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Orphan Drugs: Small Is the New Big


"Big Pharma is used to thinking big, but more and more companies are turning to the rare diseases category and to conditions that affect patient groups with populations less than than some small towns."

Medical Marketing & Media Deborah Weinstein

Unsurprisingly, Big Pharma is used to thinking big. But Corcept and a host of other companies are beginning to focus on health stories that grab less boldfaced treatment. They are turning to the rare-diseases category and to conditions that affect patient groups with populations smaller than some small towns.

Inducements to find and develop drugs for so few people include incentives that go beyond the seven years of patent status under the 1983 Orphan Drug Act. These include government grants that can help defray the costs of clinical trials. The awards range from $200,000 to $400,000 per year depending on the trial phase.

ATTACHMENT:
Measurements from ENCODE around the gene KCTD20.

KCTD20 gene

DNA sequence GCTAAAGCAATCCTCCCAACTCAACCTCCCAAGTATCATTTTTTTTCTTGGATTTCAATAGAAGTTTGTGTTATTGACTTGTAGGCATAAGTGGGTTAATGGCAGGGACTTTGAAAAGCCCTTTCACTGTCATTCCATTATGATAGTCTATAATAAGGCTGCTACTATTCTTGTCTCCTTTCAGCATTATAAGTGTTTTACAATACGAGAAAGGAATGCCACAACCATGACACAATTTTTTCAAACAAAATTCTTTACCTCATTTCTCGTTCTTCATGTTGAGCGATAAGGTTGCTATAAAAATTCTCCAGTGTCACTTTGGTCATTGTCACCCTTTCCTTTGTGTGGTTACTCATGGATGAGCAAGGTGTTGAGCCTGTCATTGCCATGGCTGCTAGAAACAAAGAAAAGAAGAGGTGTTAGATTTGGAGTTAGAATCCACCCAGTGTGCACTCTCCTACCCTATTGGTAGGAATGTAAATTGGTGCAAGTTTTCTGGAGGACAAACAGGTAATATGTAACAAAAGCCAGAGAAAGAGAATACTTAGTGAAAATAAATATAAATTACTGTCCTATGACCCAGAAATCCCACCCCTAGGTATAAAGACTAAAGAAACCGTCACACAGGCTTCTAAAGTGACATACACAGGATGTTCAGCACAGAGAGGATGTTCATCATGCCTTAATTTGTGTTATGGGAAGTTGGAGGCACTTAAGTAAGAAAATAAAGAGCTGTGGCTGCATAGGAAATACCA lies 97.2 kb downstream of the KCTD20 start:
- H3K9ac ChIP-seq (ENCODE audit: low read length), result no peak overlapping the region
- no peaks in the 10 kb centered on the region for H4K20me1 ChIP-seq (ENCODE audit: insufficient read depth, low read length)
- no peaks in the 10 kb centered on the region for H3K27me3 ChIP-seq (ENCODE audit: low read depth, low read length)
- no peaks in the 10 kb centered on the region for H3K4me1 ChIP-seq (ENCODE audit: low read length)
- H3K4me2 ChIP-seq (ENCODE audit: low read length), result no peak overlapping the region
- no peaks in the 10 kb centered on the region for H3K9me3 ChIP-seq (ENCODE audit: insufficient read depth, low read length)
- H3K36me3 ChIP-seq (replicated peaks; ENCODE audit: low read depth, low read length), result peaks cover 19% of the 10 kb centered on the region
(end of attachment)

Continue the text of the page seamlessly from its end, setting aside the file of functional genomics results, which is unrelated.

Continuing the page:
Recent developments suggest progress, albeit uneven. In 2011, 14 new drugs, new formulations and products with new manufacturers were approved that had garnered FDA orphan drug status (including 10 new NMEs and BLAs), a head-over-heels improvement from 2010's total of zero, and a 367% improvement over 2009, when just three such drugs were sanctioned. . .View Full Article

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